A site housing dozens of travel trailers has opened on River Road in Hahnville for storm victims displaced by Hurricane Ida.
There are 21 trailers on site currently, but state officials told WDSU that it can hold up to 70, if needed.
As of Wednesday, nine families have moved in, including Tracy Weber and her five children.
“I lost everything in Hurricane Ida,” Weber said. “I’m close to my family, and I’m very excited to be back home.”
Weber was staying in a hotel in Biloxi, Mississippi, as she waited for a trailer to become available.
“(When they called), I cried happy tears,” Weber said.
Casey Tingle, acting director of the Governor’s Office of Homeland Security and Emergency Preparedness or GOHSEP, said the St. Charles Parish site is proof the new program works.
“Working with the parish, we were able to help them, and they were able to help us identify a piece of property, do some of the work that was necessary to make it operational, and so it’s a real partnership and an example of how in very difficult circumstances with a lot of other things going on … we’re able to come together and help survivors in St. Charles (Parish),” Tingle said.
The Ida Sheltering program was created in September after Hurricane Ida made landfall. Tingle said it was designed to deliver trailers to storm victims faster than the Federal Emergency Management Agency or FEMA can.
The state purchased 2,083 trailers, which will later be reimbursed by FEMA.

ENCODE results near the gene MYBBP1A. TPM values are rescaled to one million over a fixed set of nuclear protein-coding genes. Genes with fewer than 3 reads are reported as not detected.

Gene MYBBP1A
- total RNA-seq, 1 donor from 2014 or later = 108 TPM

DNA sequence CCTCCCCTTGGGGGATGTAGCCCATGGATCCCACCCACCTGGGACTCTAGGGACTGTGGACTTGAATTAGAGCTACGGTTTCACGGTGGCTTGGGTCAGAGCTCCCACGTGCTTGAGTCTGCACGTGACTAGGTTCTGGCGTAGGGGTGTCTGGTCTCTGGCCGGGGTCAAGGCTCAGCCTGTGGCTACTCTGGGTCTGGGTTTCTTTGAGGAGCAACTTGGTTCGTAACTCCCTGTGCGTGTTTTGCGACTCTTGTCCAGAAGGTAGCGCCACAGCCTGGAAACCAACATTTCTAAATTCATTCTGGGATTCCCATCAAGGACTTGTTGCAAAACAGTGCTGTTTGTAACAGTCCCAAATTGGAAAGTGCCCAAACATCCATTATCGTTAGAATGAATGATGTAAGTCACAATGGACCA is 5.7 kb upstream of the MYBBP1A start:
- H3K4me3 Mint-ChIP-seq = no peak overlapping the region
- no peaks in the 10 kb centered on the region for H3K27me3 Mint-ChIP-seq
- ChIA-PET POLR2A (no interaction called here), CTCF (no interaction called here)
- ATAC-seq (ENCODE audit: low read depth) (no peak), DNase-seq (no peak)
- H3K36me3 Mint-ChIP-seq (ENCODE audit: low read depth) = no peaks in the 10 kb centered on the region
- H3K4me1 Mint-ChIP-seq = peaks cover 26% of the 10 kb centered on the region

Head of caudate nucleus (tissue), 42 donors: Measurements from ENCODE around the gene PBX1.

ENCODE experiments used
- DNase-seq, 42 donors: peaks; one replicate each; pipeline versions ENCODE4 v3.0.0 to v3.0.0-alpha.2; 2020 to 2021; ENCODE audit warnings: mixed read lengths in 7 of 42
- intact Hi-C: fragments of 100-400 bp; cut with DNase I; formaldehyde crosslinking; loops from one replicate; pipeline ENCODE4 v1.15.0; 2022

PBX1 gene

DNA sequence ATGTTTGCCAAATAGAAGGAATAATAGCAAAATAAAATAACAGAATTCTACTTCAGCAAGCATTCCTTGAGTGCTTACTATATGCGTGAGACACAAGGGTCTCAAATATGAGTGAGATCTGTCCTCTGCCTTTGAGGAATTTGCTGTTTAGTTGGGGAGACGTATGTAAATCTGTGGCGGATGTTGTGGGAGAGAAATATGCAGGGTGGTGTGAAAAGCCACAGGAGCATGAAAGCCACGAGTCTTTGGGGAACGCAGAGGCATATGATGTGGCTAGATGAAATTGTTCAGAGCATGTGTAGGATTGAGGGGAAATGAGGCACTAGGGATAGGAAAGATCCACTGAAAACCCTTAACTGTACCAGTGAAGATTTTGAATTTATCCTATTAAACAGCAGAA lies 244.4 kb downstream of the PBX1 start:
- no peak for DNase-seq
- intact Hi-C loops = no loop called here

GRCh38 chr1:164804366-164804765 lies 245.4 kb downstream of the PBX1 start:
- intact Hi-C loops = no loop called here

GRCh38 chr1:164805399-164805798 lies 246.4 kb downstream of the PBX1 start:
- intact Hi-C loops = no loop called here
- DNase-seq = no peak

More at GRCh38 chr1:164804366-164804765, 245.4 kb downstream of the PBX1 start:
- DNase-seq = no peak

“One of the challenges with this is that we’re doing all of this kind of from scratch,” Tingle said. “Part of this was standing it up for the first time, not having any units before the storm and really not even having a policy arrangement that would allow for that. So once the policy came down, really the end of September, we stepped it into high gear.”
To date, 866 families have been placed in trailers. A total of 1,400 have been staged in communities hit hardest by the storm.
When asked about criticism that the program is not getting families in trailers fast enough, Tingle said he understands the frustration.
“Really over the past week, week and a half, the productivity has gone up significantly,” Tingle said. “(But) getting faster is never fast enough if you’re one of those families that’s waiting on it.”
He said he hopes the state can take lessons learned from Ida to use in the future.
“We certainly are hopeful that this experience and execution will show the potential, show the opportunities,” Tingle said. “It’s something that we would like very much to be able to do in the future and even more so to be able to plan for and have some procurements and contracts and pieces in place so we’re not starting it all up right after the event.”
Sixteen-thousand people have applied for the Ida Sheltering program.
Tingle said GOHSEP will work with those who do not receive a trailer to identify other resources available to them.